Maniscalco v. Brother International (USA) Corporation


New Jersey Law Journal


Maniscalco v. Brother International (USA) Corporation, No. 11-3032; Third Circuit; opinion by Barry, U.S.C.J.; filed March 8, 2013. Before Judges Smith, Chagares and Barry. On appeal from the District of New Jersey. [Sat below: Judge Wolfson.] DDS No. 09-8-xxxx [15 pp.]

Walter Huryk appeals from the order of the district court granting summary judgment in favor of Brother International Corp. (BIC) and dismissing his putative class action claim under the New Jersey Consumer Fraud Act (NJCFA). The district court dismissed that claim — a claim for concealing or failing to disclose two design defects present in BIC's line of Multi-Function Center (MFC) machines — on the ground that South Carolina law, not New Jersey law, is the applicable law.

BIC is a Delaware corporation with a principal place of business and headquarters in New Jersey. It is the primary distributor of MFC machines that are manufactured by Brother Industries Ltd. (BIL), BIC's parent entity located in Japan.

Huryk, a South Carolina resident, purchased a Brother 3220C in South Carolina on Dec. 11, 2003. In early 2007, Huryk's machine displayed the ME41 defect, and by April 2007, stopped working altogether. In October 2007, Huryk joined in a putative class action alleging that the MFC he purchased contained the ME41 defect and the ink-purging defect, and that BIC's omissions and concealments concerning the defects constituted a violation of the NJCFA. Huryk alleges that his machine ceased functioning as a result of BIC's failure to disclose defects, causing losses because Huryk had to purchase more ink than he otherwise would have, paid more for his MFC machine than it was worth, and had to purchase a replacement machine.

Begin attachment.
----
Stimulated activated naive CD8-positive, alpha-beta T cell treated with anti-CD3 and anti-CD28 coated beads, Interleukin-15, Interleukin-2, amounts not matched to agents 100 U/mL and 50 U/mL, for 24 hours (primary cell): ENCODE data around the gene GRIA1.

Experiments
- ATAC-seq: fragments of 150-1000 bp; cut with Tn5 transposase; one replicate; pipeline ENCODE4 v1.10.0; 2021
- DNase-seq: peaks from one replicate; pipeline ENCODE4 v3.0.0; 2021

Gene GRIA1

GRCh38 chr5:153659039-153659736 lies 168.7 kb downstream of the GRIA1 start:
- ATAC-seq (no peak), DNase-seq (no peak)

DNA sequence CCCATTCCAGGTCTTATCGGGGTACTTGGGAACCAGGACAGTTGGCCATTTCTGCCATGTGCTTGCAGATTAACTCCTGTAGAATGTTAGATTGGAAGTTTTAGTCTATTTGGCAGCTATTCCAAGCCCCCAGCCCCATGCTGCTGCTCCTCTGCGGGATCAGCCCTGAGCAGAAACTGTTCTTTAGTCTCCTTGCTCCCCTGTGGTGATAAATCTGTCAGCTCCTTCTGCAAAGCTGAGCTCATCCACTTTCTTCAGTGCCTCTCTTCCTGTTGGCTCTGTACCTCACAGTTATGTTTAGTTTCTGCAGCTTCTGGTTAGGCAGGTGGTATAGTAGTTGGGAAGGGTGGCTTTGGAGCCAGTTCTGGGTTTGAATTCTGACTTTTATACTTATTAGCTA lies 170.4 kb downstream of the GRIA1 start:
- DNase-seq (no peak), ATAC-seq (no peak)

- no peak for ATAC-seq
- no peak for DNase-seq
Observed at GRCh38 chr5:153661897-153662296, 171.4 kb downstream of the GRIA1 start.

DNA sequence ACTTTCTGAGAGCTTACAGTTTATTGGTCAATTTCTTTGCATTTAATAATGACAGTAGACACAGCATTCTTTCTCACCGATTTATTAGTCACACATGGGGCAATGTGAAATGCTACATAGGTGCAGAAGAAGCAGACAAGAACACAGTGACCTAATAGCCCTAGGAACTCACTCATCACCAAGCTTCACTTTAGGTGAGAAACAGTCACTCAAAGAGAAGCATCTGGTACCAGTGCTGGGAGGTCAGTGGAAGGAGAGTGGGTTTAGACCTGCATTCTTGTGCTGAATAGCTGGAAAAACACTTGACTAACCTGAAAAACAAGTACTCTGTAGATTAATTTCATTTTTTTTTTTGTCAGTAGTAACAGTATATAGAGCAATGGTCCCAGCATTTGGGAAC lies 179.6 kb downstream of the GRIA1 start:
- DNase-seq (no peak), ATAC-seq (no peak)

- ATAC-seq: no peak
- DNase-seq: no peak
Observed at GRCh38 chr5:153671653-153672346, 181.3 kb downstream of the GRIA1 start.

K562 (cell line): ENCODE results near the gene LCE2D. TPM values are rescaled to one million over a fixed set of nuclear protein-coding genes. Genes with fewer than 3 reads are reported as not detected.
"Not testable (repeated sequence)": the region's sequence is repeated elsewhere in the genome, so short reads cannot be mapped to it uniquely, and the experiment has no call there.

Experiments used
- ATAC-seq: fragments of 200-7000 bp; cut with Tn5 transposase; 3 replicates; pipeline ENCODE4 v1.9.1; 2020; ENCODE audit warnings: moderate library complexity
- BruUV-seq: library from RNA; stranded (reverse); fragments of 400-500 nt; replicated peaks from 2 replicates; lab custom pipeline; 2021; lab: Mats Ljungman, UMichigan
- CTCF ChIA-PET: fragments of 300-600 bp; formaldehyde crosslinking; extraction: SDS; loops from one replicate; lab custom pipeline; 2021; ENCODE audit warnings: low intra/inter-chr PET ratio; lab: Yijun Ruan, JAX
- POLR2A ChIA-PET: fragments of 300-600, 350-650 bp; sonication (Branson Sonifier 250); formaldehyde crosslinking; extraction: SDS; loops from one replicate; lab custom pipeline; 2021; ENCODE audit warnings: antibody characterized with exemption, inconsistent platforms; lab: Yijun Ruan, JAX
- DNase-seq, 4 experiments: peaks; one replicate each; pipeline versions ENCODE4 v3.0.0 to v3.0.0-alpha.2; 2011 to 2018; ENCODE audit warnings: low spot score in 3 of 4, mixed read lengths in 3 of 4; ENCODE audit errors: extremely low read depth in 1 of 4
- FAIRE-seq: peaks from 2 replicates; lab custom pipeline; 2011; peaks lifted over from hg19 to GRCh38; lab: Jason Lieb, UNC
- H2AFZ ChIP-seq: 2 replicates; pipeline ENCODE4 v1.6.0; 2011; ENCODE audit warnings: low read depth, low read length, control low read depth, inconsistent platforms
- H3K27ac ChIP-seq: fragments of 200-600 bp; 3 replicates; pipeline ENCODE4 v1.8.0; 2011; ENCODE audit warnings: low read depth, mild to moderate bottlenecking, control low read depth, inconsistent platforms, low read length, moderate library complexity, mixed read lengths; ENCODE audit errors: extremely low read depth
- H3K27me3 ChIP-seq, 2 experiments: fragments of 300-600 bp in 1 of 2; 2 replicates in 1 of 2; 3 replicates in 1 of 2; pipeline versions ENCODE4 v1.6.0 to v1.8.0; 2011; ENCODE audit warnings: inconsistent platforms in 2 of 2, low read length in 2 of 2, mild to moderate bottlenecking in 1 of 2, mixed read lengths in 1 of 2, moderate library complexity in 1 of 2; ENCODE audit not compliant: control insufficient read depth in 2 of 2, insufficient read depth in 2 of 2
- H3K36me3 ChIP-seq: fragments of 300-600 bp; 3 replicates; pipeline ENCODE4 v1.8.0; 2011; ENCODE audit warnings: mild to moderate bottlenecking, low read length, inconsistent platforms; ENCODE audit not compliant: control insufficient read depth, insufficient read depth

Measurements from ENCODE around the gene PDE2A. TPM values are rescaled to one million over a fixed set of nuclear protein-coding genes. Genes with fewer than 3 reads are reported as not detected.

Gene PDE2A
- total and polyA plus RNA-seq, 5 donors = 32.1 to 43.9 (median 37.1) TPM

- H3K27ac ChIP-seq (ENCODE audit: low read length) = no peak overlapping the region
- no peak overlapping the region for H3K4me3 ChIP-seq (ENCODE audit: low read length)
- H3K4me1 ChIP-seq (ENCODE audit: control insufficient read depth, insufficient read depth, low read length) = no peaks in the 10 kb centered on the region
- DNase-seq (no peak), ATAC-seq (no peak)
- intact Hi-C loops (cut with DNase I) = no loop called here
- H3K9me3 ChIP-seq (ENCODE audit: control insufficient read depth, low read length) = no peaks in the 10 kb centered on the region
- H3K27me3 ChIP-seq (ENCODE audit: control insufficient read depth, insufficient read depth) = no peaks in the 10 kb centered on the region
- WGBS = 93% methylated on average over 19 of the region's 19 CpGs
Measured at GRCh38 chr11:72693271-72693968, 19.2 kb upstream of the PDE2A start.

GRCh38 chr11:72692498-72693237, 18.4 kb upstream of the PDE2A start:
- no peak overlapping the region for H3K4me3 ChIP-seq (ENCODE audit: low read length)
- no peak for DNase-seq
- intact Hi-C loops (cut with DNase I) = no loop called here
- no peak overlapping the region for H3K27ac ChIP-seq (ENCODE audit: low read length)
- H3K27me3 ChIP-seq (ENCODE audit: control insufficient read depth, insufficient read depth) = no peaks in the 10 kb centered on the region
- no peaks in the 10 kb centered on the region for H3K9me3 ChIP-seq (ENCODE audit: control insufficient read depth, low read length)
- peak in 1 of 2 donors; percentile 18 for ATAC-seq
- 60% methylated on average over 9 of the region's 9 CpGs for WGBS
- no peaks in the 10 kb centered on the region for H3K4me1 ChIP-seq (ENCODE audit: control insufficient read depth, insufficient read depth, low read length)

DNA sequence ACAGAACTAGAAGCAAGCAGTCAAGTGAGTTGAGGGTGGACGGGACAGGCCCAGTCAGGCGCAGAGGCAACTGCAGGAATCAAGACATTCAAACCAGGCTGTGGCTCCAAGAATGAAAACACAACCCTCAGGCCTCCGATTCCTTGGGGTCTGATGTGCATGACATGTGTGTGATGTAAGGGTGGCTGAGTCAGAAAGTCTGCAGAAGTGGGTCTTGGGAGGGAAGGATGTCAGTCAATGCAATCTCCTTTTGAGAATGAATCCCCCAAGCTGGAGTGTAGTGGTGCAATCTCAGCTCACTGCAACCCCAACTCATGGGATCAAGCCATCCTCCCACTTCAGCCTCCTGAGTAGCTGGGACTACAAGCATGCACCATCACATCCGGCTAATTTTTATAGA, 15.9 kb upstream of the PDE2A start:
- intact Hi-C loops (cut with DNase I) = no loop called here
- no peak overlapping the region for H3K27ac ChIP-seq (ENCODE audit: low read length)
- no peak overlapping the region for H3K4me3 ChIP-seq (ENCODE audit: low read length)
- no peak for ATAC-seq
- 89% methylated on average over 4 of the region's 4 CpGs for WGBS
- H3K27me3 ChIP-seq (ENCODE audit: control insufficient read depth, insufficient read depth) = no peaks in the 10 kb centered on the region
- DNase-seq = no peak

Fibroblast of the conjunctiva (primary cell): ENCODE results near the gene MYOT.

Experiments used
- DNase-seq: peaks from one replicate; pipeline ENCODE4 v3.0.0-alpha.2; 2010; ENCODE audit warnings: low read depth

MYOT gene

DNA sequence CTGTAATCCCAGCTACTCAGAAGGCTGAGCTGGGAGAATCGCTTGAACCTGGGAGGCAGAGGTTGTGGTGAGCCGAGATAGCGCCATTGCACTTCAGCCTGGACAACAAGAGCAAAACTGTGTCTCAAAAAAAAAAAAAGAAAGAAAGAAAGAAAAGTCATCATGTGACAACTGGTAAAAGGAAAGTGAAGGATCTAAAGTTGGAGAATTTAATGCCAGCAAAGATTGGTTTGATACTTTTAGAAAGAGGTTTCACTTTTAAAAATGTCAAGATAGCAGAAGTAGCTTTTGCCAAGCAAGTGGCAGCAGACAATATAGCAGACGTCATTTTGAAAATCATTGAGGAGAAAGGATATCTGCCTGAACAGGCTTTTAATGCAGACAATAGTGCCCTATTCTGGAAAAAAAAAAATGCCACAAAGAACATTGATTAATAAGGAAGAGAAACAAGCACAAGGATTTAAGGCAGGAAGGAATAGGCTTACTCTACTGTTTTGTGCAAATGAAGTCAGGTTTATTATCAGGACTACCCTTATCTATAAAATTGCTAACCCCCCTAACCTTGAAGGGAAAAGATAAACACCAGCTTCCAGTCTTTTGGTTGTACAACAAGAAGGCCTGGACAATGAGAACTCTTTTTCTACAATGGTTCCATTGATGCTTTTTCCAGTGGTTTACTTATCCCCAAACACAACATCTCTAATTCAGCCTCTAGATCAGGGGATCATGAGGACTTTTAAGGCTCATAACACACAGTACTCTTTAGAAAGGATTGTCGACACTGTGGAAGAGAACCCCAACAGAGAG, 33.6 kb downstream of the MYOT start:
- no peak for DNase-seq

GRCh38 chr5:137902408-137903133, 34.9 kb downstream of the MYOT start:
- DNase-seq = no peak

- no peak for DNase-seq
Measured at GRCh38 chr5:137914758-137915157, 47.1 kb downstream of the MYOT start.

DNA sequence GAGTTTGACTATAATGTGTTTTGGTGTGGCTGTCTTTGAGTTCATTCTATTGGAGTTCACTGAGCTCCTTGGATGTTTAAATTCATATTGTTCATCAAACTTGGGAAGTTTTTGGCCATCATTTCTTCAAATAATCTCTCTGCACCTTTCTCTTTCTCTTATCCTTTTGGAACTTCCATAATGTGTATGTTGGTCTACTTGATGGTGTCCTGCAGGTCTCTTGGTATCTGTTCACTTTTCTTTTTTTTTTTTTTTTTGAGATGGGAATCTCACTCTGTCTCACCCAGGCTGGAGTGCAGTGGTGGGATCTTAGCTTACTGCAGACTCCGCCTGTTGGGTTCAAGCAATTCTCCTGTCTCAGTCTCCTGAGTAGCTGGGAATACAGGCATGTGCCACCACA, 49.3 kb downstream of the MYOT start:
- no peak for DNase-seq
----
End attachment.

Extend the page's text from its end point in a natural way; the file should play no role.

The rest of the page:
BIC moved for summary judgment, arguing that New Jersey law did not apply to Huryk's claim and, in the alternative, that even if New Jersey law did apply, Huryk could not establish (1) an ascertainable loss, (2) a causal connection between the alleged conduct and his harm, or (3) that BIC engaged in any wrongful conduct, as required by the CFA. The district court granted BIC's motion and dismissed the action, finding that under New Jersey choice-of-law rules, the factors set forth in the Restatement (Second) of Conflicts of Law weighed in favor of applying the law of Huryk's home state of South Carolina, and that South Carolina had the most significant relationship with the litigation. Huryk now appeals.

Held: South Carolina law applies to bar this putative consumer fraud class-action suit.

A federal court sitting in diversity applies the choice-of-law rules of the forum state — here, New Jersey — to determine the controlling law. New Jersey has adopted the "most significant relationship" test set forth in the Restatement (Second) of Conflict of Laws.

The first part of the choice-of-law inquiry is to determine whether or not an actual conflict exists between the laws of the potential forums. There is no dispute that there is a conflict between New Jersey and South Carolina consumer fraud law, a conflict that, in fact, would be dispositive of Huryk's putative class action. South Carolina, unlike New Jersey, would not permit the statutory consumer fraud claims to proceed as a class action.